Claustrophobia, the fear of enclosed spaces

Claustrophobia, the fear of enclosed spaces

Claustrophobia is one of the best known phobias that exist. However, being popular does not mean that it is well understood what it implies. Today, we give you all the information you need to understand what is claustrophobia, what are its causes and how to treat it.


  • 1 What is claustrophobia?
  • 2 What are the causes of claustrophobia?
  • 3 The symptoms of claustrophobia
  • 4 Claustrophobia treatment

What is claustrophobia?

Claustrophobia is what is called a specific phobia. That is, a phobia of something in particular. Therefore, it is at the same level as arachnophobia, for example, which is the fear of spiders. That is to say, they are irrational fears about something specific.

More concretely, We can say that claustrophobia is an anxiety disorder that wakes up in the person when in small rooms without ventilation, basements, tunnels and any other type of enclosed space.

This irrational fear occurs in any situation in which the person is locked up or has some restriction or confinement (that is, situations in which the person believes that he will run out of air or will not be able to leave or be released).

That last nuance is important, since, although claustrophobia is usually thought of as a disorder related to closed spaces, it is not the only thing that can raise that anxiety. You can also wake up by being, for example, immobilized by another person.

The biggest problem with claustrophobia compared to other types of phobias is that it is much harder to avoid what triggers anxiety. Thus, while it is easy to avoid the plane on a day-to-day basis, it is not so easy to avoid the elevator (especially if you live on a high floor).

Therefore, although it is at the same level as other phobias in terms of anxiety, it is true that it is worse than other phobias because It is much harder to avoid the stimuli that trigger anxiety.

What are the causes of claustrophobia?

To talk about the causes of a phobia, we must do it from two different visions: The first, the phobia itself, and the second, the momentary anxiety attack that characterizes it.

On the second there is little to say, because we have explained it before: Anxiety Attack It is produced by the irrational fear of enclosed spaces and the feeling of confinement.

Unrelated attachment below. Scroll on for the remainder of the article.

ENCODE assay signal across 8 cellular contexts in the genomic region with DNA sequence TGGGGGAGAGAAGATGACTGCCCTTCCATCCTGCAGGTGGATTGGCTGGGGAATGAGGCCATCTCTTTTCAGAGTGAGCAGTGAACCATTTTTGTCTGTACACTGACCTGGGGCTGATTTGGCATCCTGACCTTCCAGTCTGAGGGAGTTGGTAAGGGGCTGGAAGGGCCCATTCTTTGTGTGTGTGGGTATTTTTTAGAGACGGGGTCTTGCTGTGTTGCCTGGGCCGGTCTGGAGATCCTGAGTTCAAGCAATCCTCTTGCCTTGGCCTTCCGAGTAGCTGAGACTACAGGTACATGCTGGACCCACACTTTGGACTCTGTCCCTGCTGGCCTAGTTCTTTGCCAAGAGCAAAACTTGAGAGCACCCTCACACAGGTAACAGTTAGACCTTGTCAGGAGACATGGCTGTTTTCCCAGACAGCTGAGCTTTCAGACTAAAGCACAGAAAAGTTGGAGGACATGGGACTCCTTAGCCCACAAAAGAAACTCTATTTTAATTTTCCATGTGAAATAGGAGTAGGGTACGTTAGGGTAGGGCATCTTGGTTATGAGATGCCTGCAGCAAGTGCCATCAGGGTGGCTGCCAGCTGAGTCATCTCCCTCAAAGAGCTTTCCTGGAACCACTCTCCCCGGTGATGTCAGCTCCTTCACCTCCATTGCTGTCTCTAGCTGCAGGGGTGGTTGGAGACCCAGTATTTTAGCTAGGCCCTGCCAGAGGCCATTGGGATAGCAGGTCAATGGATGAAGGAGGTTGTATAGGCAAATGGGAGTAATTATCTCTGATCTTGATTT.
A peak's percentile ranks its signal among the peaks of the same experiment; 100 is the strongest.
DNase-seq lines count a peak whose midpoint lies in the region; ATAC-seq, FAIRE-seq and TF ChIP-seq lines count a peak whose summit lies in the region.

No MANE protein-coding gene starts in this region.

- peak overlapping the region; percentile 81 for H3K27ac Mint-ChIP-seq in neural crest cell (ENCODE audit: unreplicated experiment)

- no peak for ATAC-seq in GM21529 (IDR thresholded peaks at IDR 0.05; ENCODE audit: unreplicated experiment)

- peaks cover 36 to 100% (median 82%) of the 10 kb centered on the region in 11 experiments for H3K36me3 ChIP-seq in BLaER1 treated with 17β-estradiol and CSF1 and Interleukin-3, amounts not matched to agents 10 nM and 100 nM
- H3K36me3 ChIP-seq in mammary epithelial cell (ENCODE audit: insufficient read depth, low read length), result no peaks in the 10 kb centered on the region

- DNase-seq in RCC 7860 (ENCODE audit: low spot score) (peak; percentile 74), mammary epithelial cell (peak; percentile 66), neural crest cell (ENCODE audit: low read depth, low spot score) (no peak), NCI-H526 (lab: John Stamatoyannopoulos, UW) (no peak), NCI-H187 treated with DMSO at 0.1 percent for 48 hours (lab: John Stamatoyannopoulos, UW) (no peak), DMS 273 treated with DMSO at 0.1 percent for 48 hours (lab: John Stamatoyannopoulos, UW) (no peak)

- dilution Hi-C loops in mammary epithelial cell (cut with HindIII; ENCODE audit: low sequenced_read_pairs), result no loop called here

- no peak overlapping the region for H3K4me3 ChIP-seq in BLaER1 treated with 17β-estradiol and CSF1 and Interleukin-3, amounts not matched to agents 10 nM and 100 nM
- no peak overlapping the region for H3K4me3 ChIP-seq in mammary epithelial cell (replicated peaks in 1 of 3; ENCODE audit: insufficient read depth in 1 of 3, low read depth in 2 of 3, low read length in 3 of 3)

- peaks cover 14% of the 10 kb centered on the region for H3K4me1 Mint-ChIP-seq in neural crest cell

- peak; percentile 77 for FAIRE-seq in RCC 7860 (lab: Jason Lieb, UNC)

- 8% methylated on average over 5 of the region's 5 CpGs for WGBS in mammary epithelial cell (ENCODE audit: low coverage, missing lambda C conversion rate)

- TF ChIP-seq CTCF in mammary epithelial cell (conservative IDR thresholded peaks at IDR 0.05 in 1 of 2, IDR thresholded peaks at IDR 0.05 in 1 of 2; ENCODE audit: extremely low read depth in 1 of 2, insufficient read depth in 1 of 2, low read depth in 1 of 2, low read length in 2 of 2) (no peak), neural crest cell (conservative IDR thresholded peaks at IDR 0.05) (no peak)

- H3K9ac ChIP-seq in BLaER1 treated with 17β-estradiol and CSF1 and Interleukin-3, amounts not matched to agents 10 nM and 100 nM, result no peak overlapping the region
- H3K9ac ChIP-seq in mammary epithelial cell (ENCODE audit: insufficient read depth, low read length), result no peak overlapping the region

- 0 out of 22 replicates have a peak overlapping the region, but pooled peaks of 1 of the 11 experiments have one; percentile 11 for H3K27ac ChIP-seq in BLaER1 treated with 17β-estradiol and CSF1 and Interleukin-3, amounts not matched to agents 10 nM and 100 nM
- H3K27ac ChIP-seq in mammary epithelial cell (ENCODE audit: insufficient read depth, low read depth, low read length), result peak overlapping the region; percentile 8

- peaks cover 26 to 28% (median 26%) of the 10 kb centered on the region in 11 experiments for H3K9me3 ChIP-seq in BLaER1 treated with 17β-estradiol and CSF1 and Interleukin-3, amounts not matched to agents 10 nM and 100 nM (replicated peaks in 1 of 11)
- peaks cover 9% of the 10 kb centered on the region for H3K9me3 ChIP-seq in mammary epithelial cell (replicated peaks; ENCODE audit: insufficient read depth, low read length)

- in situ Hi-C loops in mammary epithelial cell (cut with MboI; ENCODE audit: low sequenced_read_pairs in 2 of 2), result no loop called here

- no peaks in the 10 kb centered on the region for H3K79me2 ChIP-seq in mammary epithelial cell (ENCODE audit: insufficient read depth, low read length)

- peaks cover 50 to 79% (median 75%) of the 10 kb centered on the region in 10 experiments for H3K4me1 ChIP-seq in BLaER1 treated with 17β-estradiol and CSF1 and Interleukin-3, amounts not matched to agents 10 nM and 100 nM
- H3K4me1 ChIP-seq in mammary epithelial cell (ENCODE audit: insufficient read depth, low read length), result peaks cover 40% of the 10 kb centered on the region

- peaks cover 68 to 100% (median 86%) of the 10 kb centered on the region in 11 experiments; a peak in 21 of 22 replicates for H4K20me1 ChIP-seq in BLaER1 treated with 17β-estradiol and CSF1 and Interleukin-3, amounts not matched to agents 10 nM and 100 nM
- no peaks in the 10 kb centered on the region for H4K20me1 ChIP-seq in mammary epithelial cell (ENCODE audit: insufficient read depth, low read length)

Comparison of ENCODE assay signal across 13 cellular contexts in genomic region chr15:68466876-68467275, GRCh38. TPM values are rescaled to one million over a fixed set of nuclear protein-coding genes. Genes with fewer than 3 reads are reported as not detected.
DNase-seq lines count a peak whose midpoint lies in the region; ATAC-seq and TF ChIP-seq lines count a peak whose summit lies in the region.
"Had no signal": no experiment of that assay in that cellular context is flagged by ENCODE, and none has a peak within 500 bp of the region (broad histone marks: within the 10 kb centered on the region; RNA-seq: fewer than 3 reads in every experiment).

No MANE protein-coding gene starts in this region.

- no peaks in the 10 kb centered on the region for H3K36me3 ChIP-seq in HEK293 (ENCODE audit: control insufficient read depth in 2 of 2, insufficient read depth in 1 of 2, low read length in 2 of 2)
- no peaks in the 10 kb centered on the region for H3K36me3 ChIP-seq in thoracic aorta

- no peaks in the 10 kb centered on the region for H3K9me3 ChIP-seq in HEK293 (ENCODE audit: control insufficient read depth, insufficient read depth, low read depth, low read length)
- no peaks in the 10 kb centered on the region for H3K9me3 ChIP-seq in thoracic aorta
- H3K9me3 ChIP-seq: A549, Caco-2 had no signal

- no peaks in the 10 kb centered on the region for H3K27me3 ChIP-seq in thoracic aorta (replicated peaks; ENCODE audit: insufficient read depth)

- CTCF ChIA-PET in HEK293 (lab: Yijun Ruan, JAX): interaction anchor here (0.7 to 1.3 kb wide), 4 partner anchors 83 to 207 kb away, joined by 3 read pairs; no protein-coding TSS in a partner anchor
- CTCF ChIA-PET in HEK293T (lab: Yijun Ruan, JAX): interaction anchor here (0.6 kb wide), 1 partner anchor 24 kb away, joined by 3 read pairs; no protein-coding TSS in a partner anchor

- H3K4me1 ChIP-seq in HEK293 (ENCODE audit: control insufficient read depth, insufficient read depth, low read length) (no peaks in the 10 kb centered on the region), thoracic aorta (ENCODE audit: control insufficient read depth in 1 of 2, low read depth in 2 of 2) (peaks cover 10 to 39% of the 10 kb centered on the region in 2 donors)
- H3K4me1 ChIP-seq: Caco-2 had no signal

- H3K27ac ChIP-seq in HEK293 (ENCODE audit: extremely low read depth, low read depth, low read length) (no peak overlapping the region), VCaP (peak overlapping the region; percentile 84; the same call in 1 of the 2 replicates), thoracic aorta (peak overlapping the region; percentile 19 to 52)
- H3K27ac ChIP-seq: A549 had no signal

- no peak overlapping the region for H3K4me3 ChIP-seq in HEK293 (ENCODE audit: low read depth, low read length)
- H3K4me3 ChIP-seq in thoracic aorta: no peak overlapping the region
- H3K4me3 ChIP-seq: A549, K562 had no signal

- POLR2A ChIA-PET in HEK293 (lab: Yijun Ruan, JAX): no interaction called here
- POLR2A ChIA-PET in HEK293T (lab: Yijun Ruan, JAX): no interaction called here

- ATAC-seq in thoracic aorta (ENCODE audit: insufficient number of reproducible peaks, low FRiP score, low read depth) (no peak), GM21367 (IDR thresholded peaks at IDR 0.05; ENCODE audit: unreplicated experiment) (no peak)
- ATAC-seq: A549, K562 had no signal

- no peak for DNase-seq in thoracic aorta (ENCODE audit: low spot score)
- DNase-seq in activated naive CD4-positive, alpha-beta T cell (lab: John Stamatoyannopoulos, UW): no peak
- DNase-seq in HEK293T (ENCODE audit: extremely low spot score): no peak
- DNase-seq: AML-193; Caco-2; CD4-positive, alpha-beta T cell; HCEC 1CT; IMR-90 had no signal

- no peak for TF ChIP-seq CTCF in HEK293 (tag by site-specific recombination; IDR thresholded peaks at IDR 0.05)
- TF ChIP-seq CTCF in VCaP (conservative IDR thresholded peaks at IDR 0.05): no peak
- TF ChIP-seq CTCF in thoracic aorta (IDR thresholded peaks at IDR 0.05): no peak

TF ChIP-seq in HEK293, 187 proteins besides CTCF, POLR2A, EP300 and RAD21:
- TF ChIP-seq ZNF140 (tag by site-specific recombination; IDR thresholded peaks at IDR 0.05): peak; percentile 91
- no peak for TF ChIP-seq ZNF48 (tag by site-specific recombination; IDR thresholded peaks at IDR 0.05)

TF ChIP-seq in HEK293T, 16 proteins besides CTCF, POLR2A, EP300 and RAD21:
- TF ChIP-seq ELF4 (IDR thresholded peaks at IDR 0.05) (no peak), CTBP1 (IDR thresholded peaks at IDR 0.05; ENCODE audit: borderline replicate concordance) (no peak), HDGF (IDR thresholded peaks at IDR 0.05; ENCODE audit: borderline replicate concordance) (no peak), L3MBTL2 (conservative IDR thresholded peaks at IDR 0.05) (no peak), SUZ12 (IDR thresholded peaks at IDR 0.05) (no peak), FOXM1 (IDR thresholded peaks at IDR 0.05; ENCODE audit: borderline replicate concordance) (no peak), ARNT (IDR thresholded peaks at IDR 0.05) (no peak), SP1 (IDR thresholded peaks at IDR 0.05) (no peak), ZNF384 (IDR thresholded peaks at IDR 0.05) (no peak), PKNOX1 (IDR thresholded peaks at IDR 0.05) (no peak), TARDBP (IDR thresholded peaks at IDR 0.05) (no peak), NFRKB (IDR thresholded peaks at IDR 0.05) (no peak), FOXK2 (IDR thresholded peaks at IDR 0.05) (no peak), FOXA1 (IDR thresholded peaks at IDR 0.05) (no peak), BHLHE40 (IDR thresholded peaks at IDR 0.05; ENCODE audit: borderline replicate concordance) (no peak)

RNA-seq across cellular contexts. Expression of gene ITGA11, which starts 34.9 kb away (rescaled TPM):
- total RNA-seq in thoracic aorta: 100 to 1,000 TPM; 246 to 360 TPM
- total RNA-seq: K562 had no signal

More important and interesting is to understand why the phobia itself may appear. And, like every phobia, its appearance is due (in most cases) to a traumatic event happened during childhood.

It is true that this trauma can develop with more age, but, in most cases, it is something that happens when you are small and the brain is still forming and establishing connections.

According to a study that was carried out by Lars-Gran, most cases of claustrophobia have their origin in childhood, with the following common experiences:

  1. Being locked in a dark room and not being able to find the door or the light switch.
  2. Put your head between two bars, not being able to take it out and feel imprisoned.
  3. Being locked in a closet (many times, punished by parents, at other times, accidentally while playing).
  4. Falling into a pool without knowing how to swim.
  5. Getting lost among many people and not being able to find parents.

The symptoms of claustrophobia

The symptoms of claustrophobia are the same as those that appear in any other type of phobia, and they can be triggered by being in a situation in which the subject feels locked.

Main symptoms

  1. Extreme anxiety about the stimulus that triggers the phobia.
  2. Anxiety when thinking about this stimulus (not necessarily when meeting him).
  3. Avoidance behaviors
  4. Thoughts that the air is going to end and the feeling of suffocation.
  5. Derived from the above, thoughts of impending death.
  6. Hyperventilation and hypersudoration.
  7. Acceleration of the blood pulse.
  8. Tremors
  9. Pain and tightness in the chest (typical of anxiety attacks).
  10. Stun, nausea and headaches.

Claustrophobia treatment

Treatment may include several different methods and approaches, such as:


It is the most common type of treatment for claustrophobia, it includes the psychotherapist's recommendations to overcome fear and treat situations with the objective of decreasing the level of activation.

The most common treatment methods are:

  • Relaxation and visualization techniques: to overcome fear when in a claustrophobic environment;
  • Cognitive behavioral therapy: It is a learning method to control the thoughts that arise in a situation that causes fear and ways to overcome them.

Psychoactive drugs

In some cases the doctor psychiatrist You can prescribe medications that reduce panic and physical symptoms of claustrophobia. These include antidepressants and sedatives. Medications do not cure the disease, but they are often very useful when used in conjunction with psychotherapy.

As you can see, claustrophobia is a relatively frequent phobia, and, although, like any phobia, it is difficult to treat, there are very effective ways so that, little by little, you can overcome the traumas associated with enclosed spaces.